Contents


Living on the Wind

Eye of the Albatross: Visions of Hope and Survival by Carl Safina

Sailing Alone Around the World by Captain Joshua Slocum

Morning in America

Elvis in the Morning by William F. Buckley Jr.

Let Us Talk of Many Things: The Collected Speeches by William F. Buckley Jr.

Nuremberg: The Reckoning by William F. Buckley Jr.

Laxness the Great

Paradise Reclaimed by Halldór Laxness, translated from the Icelandic by Magnus Magnusson, with an introduction by Jane Smiley

The Fish Can Sing by Halldór Laxness, translated from the Icelandic by Magnus Magnusson

Whose War Is It?

Supreme Command: Soldiers, Statesmen, and Leadership in Wartime by Eliot A. Cohen

The Art of War: War and Military Thought by Martin van Creveld

Secrets of September 11

The Bureau: The Secret History of the FBI by Ronald Kessler

Black Mass: The True Story of an Unholy Alliance Between the FBI and the Irish Mob by Dick Lehr and Gerard O'Neill

See No Evil: The True Story of a Ground Soldier in the CIA’s War on Terrorism by Robert Baer

Al-Qaeda: In Search of the Terror Network that Threatens the World by Jane Corbin

The Cell: Inside the 9/11 Plot, and Why the FBI and CIA Failed to Stop It by John Miller and Michael Stone, with Chris Mitchell

Inside Al Qaeda: Global Network of Terror by Rohan Gunaratna

Contributors

Gordon A. Craig (1913–2005) was a Scottish-American historian of Germany. He taught at both Princeton and Stanford, where he was named the J.E. Wallace Sterling Professor of Humanities in 1979.

Richard Dorment is the art critic of the Daily Telegraph. Among the exhibitions he has organized is “James McNeill Whistler,” seen at the Tate Gallery, London, the Musée d’Orsay, Paris, and the National Gallery of Art, Washington, D.C. 
(June 2013)

Tim Flannery is the author of Chasing Kangaroos: A Continent, a Scientist, and a Search for the World’s Most Extraordinary Creature and, most recently, Atmosphere of Hope: Searching for Solutions to the Climate Crisis. (September 2017)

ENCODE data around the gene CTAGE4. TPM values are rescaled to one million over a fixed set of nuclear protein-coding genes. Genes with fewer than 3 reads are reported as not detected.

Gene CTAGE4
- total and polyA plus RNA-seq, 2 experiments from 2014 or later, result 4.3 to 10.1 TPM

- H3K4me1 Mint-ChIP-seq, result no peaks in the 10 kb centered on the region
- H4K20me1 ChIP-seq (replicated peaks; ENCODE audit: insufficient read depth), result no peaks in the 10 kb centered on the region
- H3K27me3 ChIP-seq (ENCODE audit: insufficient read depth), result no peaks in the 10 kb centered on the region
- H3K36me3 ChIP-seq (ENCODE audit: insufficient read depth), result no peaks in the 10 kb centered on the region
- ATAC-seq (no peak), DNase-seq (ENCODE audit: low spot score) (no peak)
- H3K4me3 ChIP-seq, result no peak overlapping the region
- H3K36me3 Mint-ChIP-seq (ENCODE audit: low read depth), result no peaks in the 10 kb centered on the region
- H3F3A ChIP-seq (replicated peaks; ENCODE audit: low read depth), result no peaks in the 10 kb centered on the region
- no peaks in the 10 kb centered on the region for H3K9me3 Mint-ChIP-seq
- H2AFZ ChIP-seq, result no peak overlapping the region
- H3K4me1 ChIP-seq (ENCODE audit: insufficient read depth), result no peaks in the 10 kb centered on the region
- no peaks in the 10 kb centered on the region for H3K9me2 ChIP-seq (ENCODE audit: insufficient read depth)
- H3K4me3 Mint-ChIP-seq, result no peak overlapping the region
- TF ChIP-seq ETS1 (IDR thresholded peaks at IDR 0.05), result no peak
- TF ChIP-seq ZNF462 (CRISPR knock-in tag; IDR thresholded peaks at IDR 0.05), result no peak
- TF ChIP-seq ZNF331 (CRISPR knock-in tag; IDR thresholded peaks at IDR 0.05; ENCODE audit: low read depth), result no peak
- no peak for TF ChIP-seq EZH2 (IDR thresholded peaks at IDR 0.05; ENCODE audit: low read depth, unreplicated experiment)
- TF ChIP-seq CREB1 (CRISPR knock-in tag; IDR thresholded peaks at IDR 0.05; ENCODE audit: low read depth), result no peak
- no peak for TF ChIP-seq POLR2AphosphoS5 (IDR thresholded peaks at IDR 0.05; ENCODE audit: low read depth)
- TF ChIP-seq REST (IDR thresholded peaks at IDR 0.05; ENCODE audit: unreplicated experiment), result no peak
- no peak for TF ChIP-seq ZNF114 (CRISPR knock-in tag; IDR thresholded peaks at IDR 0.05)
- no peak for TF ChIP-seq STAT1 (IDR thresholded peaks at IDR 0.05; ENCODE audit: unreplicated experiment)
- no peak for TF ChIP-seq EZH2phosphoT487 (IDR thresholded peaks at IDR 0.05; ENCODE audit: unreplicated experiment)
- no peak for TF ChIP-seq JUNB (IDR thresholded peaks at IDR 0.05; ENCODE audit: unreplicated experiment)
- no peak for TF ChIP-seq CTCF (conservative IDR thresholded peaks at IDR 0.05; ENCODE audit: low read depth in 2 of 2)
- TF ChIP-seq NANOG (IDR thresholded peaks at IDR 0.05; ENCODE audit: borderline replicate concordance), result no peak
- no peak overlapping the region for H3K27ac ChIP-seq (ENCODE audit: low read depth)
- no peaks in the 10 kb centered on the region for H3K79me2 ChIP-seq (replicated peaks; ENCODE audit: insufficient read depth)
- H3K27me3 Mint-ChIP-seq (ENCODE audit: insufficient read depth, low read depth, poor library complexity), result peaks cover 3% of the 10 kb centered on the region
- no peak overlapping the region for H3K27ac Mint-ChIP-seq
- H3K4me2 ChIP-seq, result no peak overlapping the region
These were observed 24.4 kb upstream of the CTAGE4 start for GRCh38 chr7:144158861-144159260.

Bruce Gilley is a doctoral student in politics at Princeton University and a former contributing editor at the Far Eastern Economic Review. He is the author of the forthcoming China’s Democratic Future, Model Rebels: The Rise and Fall of China’s Richest Village, and Tiger on the Brink: Jiang Zemin and China’s New Elite.

Alma Guillermoprieto is a frequent contributor to The New York Review, often writing on Latin America. She is the author of Dancing with Cuba: A Memoir of the Revolution, among other books.
 (May 2016)

Pico Iyer is a Distinguished Presidential Fellow at Chapman University. His books include The Art of Stillness and The Man Within My Head.
 (June 2017)

Lance Larsen is the author of Erasable Walls, a collection of poems. (October 2002)

Brad Leithauser is a novelist, poet, and essayist. He lives in Massachusetts.

Daniel Mendelsohn, a longtime contributor to The New York Review, teaches at Bard. His new memoir, An Odyssey: A ­Father, a Son, and an Epic, will be published in September.
 (April 2017)

Martin Meyer is literary editor of the Neue Zürcher Zeitung and the author of several books, including volumes on Ernst Junger and Thomas Mann. (October 2002)

Lorrie Moore is the Gertrude Conaway Vanderbilt Professor of English at Vanderbilt and the author of four story collections and three novels. Her most recent novel is A Gate at the Stairs and her most recent collection of stories is Bark. (August 2017)

Andrew J. Nathan is the Class of 1919 Professor of ­Political Science at Columbia. His books include China’s Search for ­Security, cowritten with Andrew Scobell. (October 2017)

Thomas Powers’s books include The Confirmation, a novel, and The Killing of Crazy Horse. (April 2017)

Ahmed Rashid is the author of Pakistan on the Brink: The Future of America, Pakistan, and Afghanistan and several books on Afghanistan and Central Asia. He lives in Lahore. (November 2016)

Brian Urquhart is a former Undersecretary-General of the United Nations. His books include Hammarskjöld, A Life in Peace and War, and Ralph Bunche: An American Life.